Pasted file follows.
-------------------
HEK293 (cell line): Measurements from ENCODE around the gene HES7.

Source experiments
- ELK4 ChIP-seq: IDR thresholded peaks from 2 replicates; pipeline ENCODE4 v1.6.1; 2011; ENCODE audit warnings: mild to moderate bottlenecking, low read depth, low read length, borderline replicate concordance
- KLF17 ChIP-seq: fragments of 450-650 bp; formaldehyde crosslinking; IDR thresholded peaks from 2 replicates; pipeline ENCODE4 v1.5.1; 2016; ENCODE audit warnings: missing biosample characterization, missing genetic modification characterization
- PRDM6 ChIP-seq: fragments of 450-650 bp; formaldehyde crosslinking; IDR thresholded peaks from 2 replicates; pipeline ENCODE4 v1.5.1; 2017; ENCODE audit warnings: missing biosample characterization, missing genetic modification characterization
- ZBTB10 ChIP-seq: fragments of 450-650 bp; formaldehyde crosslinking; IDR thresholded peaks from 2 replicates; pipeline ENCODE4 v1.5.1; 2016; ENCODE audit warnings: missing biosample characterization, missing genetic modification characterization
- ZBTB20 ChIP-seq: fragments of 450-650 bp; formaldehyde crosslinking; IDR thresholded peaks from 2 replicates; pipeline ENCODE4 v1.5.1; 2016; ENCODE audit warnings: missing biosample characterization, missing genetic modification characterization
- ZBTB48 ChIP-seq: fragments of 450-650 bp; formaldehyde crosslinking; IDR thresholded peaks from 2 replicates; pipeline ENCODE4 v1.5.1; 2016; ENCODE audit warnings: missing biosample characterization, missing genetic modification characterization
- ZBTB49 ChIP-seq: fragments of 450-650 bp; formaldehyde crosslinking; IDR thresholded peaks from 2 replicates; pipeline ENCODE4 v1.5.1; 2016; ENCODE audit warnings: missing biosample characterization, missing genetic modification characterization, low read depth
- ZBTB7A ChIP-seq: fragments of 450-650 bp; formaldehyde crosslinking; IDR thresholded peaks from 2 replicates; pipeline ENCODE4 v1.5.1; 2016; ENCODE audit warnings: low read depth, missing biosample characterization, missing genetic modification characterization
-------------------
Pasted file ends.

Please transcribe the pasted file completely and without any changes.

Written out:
HEK293 (cell line): Measurements from ENCODE around the gene HES7.

Source experiments
- ELK4 ChIP-seq: IDR thresholded peaks from 2 replicates; pipeline ENCODE4 v1.6.1; 2011; ENCODE audit warnings: mild to moderate bottlenecking, low read depth, low read length, borderline replicate concordance
- KLF17 ChIP-seq: fragments of 450-650 bp; formaldehyde crosslinking; IDR thresholded peaks from 2 replicates; pipeline ENCODE4 v1.5.1; 2016; ENCODE audit warnings: missing biosample characterization, missing genetic modification characterization
- PRDM6 ChIP-seq: fragments of 450-650 bp; formaldehyde crosslinking; IDR thresholded peaks from 2 replicates; pipeline ENCODE4 v1.5.1; 2017; ENCODE audit warnings: missing biosample characterization, missing genetic modification characterization
- ZBTB10 ChIP-seq: fragments of 450-650 bp; formaldehyde crosslinking; IDR thresholded peaks from 2 replicates; pipeline ENCODE4 v1.5.1; 2016; ENCODE audit warnings: missing biosample characterization, missing genetic modification characterization
- ZBTB20 ChIP-seq: fragments of 450-650 bp; formaldehyde crosslinking; IDR thresholded peaks from 2 replicates; pipeline ENCODE4 v1.5.1; 2016; ENCODE audit warnings: missing biosample characterization, missing genetic modification characterization
- ZBTB48 ChIP-seq: fragments of 450-650 bp; formaldehyde crosslinking; IDR thresholded peaks from 2 replicates; pipeline ENCODE4 v1.5.1; 2016; ENCODE audit warnings: missing biosample characterization, missing genetic modification characterization
- ZBTB49 ChIP-seq: fragments of 450-650 bp; formaldehyde crosslinking; IDR thresholded peaks from 2 replicates; pipeline ENCODE4 v1.5.1; 2016; ENCODE audit warnings: missing biosample characterization, missing genetic modification characterization, low read depth
- ZBTB7A ChIP-seq: fragments of 450-650 bp; formaldehyde crosslinking; IDR thresholded peaks from 2 replicates; pipeline ENCODE4 v1.5.1; 2016; ENCODE audit warnings: low read depth, missing biosample characterization, missing genetic modification characterization